Scott also announced the administration will be hiring a chief information security official within the next 60 to 90 days. The new CISO, who will report to Scott, will be responsible for overseeing cybersecurity policies within all federal civilian agencies, while working in collaboration with top-level Defense Department and intelligence agency counterparts.

“In reality, the CISO role is a policy coordinating role across the federal government,” Scott said Monday. “One of the things that’s unique about OMB, given the name, is that it has management and budget responsibilities. Those are two powerful things that can shape and influence practice in each agency.”

Outside of the federal government, Obama established a Commission on Enhancing National Cybersecurity, which will be made up of private sector cybersecurity experts who will make recommendations on how the public and private sector can better use and promote worthwhile cybersecurity practices.  

A new cybersecurity awareness campaign aimed at increasing the use of multifactor authentication will also launch, with help from the National Cyber Security Alliance, Dropbox, Google, Facebook and Microsoft.

A fact sheet issued by the White House also focused on improving cybersecurity education and training nationwide, highlighting the budget's $62 million plan to establish a cybersecurity corps reserve, core curriculum and student loan forgiveness programs for those who work in cybersecurity for the federal government. The proposal is in addition to the $4 billion that has been attached to the president’s Computer Science for All plan.  

Additionally, Obama is signing an executive order Tuesday creating a Federal Privacy Council, bringing together privacy officials from across the federal government to ensure agencies are meeting federal privacy guidelines.

Scott compares it to the federal CIO Council, which offers a forum where agency tech execs can share ideas and best practices, and agree common standards. “I expect the privacy council will do the same thing," he said. "It’s building on many things that have already gone on to make sure there is consistency policy and application across the federal government.”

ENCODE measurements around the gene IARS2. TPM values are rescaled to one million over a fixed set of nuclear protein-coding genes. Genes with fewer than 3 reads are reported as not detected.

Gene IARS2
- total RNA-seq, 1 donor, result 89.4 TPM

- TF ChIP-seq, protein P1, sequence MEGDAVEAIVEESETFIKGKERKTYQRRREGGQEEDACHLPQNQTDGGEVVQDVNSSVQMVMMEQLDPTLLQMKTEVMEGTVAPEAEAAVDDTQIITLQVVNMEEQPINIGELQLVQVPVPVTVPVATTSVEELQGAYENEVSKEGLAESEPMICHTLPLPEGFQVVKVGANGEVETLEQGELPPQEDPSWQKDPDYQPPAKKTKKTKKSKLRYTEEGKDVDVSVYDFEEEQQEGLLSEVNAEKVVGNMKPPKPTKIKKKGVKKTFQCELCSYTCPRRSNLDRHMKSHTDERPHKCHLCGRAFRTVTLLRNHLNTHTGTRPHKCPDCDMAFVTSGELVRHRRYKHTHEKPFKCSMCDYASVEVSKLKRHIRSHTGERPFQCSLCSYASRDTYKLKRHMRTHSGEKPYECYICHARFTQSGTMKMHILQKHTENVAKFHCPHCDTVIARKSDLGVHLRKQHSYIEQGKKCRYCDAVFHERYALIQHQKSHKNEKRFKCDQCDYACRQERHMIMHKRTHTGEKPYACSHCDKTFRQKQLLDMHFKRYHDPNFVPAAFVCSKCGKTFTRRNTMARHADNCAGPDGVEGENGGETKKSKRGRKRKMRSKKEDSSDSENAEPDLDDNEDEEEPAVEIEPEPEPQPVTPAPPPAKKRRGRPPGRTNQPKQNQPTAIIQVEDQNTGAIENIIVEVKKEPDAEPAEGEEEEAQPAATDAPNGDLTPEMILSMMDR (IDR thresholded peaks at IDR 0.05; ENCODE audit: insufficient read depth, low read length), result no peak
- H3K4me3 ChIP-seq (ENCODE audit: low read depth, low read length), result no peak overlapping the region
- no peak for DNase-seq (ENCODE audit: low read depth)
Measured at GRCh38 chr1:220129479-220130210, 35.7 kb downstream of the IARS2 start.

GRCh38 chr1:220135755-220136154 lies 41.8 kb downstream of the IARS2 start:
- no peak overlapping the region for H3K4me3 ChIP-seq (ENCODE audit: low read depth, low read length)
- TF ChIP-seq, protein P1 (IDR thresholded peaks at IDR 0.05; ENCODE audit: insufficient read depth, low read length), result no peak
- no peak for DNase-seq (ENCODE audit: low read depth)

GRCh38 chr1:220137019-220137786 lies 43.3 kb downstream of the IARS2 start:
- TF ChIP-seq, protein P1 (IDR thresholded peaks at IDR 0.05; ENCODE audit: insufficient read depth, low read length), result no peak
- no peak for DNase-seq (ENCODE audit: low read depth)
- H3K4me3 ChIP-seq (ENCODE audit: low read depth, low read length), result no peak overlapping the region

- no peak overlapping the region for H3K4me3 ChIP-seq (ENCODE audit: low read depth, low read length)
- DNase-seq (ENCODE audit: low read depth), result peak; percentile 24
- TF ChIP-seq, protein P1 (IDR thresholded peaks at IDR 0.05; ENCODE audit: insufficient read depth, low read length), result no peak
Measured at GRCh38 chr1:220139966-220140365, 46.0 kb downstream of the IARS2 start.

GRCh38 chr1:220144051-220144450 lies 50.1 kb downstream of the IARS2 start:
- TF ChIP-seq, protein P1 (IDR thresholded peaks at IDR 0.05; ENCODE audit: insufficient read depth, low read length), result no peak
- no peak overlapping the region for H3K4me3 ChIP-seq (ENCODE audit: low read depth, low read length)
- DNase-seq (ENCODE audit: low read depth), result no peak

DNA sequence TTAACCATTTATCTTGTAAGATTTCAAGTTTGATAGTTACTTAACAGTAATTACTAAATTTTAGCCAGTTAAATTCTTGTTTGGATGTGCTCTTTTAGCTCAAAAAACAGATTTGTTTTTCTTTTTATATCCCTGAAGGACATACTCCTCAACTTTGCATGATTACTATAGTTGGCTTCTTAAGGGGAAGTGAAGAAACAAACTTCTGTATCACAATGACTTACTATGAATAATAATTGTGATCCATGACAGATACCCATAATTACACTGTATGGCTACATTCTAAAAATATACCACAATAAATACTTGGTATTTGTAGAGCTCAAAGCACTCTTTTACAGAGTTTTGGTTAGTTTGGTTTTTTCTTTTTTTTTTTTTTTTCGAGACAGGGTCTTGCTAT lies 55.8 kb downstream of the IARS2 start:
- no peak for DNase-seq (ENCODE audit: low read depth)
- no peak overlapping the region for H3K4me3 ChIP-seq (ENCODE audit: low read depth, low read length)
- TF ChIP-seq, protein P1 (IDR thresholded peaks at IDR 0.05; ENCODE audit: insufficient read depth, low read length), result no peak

The considerable increase in cybersecurity funding comes after a year that saw a number of government agencies, offices and officials fall victim to breaches and federal watchdog reports deem tools already in place as woefully behind the times.

As the conclusion of the call, Daniel said this plan will “measurably and demonstrably improve” the country’s cybersecurity footing but warned it will not completely stop attacks from occurring.  

“This is a continuing threat of varying degree,” he said. “I think no matter how good we get, we will never stop all intrusions.”

Contact the reporter on this story via email at greg.otto@fedscoop.com, or follow him on Twitter at @gregotto. His OTR and PGP info can be found hereSubscribe to the Daily Scoop for stories like this in your inbox every morning by signing up here: fdscp.com/sign-me-on.

-In this Story-

Agencies, Office of Management and Budget (OMB), Government IT News, White House, Michael Daniel, Tony Scott